Earlier this year we launched the mini series “Confessions of a CISO” as part of the Humans of InfoSec podcast.
Caroline Wong spoke with three security leaders — Andrew Obadiaru at Cobalt, Jerich Beason at Epiq, and Meg Anderson at Principal Financial Group — to learn about their path to the CISO role, the challenges they faced along the way, and how they overcame them.
Andrew Obadiaru - Chief Information Security Officer at Cobalt
Andrew’s professional path didn’t start in technology. In fact, his first degree was in political science, followed by a degree in public administration. But when Andrew moved to the US about 20 years ago, he decided to get into tech. Since then he has built security and compliance programs across many different industries: professional services, pharmaceuticals, education, financial institutions, and now pentesting.
His career has lent him a unique perspective on how security has not only changed over the years, but also how it shifts based on a company’s business model and growth stage.
“It’s a question of how you evolve with the situation.”
In his experience, it’s no longer feasible to prevent everything. While it’s important, strengthening endpoint security shouldn’t be the single line of defense. It's critical to thoroughly understand an environment and the typical patterns of behavior on a device and network level. Monitoring for shifts in those patterns — data being transferred at odd hours of the day, or unusual access requests and password changes — can help teams focus their time and resources more strategically.
Listen to Andrew’s episode to learn more about:
- Why not all attackers are the same, and how you can adapt
- How security programs shift across different industries and business models
- How these differences should guide your strategy and resource requests
Jerich Beason - Chief Information Security Officer at Epiq
Jerich has spent his career building industry-leading cybersecurity programs to protect some of the nation’s most sensitive assets. How did it all start? With the Duke Nukem video game. It wasn’t exactly kid-appropriate, so Jerich’s dad didn’t let him play alone. Jerich set out to connect to the computer remotely and discovered networking. The rest is history.
Among other questions, Caroline wanted to know his thoughts on how cybersecurity has (and hasn’t) changed over time. For Jerich, while the threat landscape has expanded, attack vectors have mostly stayed the same: email is still the most common way attackers try to get in.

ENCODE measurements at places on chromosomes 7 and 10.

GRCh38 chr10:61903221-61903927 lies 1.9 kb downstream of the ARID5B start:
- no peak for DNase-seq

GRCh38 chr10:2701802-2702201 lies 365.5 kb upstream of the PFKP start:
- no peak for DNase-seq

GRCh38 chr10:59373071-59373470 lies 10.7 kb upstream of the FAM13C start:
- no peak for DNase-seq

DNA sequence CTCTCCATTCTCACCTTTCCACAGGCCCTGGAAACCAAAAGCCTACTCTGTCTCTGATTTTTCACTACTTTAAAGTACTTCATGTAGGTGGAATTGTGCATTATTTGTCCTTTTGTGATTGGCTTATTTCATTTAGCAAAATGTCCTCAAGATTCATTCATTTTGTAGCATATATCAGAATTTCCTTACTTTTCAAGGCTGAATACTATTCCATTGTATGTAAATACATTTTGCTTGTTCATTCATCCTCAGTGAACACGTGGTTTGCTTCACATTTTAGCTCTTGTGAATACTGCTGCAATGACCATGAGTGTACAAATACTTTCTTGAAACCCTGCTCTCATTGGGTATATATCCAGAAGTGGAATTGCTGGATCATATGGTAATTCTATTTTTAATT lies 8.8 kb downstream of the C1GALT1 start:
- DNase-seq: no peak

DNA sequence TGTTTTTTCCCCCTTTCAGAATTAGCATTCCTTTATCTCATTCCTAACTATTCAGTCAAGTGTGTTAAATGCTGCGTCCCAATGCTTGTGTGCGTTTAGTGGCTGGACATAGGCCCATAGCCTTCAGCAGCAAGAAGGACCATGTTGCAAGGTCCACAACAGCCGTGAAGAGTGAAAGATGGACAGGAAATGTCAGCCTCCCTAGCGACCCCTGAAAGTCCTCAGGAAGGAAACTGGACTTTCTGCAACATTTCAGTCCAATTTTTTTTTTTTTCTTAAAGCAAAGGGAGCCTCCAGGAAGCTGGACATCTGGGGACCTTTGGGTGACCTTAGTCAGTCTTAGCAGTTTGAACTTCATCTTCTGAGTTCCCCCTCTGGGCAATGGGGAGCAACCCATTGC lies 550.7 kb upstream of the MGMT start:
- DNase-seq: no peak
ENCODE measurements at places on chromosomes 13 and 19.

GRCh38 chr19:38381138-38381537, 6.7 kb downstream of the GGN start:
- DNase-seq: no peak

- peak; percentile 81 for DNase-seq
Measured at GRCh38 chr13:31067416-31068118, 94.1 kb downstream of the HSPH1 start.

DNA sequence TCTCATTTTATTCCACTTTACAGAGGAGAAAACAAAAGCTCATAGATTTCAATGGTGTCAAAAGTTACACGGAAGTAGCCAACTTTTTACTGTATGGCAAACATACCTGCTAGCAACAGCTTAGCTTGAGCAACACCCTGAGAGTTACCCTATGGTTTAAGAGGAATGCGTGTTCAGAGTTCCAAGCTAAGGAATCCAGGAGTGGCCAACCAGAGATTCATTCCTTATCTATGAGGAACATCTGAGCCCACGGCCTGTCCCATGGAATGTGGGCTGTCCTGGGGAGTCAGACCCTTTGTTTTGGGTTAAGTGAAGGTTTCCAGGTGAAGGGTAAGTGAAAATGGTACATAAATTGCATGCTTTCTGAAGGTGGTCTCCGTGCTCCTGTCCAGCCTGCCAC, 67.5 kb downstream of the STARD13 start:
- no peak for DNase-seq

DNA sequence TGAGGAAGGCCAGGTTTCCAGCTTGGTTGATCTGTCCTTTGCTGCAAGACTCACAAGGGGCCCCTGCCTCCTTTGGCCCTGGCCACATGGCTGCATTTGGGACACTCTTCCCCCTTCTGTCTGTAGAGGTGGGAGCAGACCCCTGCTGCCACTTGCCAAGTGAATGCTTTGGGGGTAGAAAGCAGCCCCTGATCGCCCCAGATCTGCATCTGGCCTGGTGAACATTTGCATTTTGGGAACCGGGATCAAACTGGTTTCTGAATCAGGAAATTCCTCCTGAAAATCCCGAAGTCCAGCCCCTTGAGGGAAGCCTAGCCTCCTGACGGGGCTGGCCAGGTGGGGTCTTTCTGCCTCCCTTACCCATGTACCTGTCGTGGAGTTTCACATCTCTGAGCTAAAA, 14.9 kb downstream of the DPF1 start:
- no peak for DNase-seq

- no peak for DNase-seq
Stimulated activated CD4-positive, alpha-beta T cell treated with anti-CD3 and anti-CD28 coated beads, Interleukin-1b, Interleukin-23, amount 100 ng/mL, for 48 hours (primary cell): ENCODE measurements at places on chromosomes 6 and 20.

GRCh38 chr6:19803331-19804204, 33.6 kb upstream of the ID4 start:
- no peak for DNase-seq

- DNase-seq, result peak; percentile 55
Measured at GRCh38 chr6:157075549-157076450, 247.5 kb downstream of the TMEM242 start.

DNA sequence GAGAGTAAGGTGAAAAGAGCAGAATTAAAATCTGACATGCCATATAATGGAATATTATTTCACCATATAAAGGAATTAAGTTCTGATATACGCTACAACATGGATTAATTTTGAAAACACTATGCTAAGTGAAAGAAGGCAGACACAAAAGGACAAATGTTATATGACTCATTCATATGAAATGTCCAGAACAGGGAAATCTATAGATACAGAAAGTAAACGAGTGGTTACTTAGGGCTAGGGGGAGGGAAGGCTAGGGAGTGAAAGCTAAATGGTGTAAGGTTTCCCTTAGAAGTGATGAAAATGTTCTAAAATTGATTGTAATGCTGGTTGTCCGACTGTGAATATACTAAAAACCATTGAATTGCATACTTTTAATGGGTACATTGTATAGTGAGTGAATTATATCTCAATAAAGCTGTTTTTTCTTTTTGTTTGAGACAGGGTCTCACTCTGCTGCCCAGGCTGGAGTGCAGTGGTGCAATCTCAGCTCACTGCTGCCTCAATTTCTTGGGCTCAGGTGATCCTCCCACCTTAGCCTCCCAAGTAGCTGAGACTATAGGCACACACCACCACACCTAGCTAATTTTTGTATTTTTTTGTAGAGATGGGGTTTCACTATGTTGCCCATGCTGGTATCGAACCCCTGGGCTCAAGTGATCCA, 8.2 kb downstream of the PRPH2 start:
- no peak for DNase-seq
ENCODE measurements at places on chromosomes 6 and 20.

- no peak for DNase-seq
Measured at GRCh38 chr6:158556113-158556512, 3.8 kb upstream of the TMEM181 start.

That being said, the industry is always evolving because businesses are evolving.
“As the business changes how it operates, the technology follows and cybersecurity comes along for the ride.”
Another driver for change is what attackers leverage. There was a time when people thought they couldn’t get hacked on a MacBook, but the reality was they weren’t a target because the majority used Windows. Now there are all types of Mac protections.
Listen to Jerich’s episode to learn more about:
- The best and worst parts about being a CISO
- Is automation really the solution it promises to be
- Things teams don’t think about when defending against ransomware
- How to stay ahead of incoming technologies
Meg Anderson - VP-CISO at Principal Financial Group
Responsible for the InfoSec program at a global Fortune 500 company, Meg finds novel ways to enable and accelerate business strategy while keeping assets safe. Shifting to the CISO role after 20 years of directing technology projects at Principal Financial Group, she earned her stripes handling information security in the 2000s when everything was in flux: mobile phones were becoming mainstream, new regulations kept coming, and more breaches and incidents were getting attention.
Meg’s approach is to prioritize understanding the business, so she developed the Business Information Security Officer (BISO) role. She describes it as a mini CISO integrated into a specific business area. They understand the business strategy and focus on the following:
- How security can help and how it might be getting in the way
- What compliance requirements and laws to consider
- How customers think about security
- Are policies and standards rigorous enough to protect the business
This approach gives great perspective on how security impacts day-to-day business decisions, whether that’s keeping operations running or demonstrating to a customer how the company protects their data.
“It really helped my team members understand the “why” of what they do.”
Listen to Meg’s episode to learn more about:
- The logistics behind integrating security more closely with business teams
- How to align security with the enterprise strategy more effectively
- How to articulate what you need to evolve your security program
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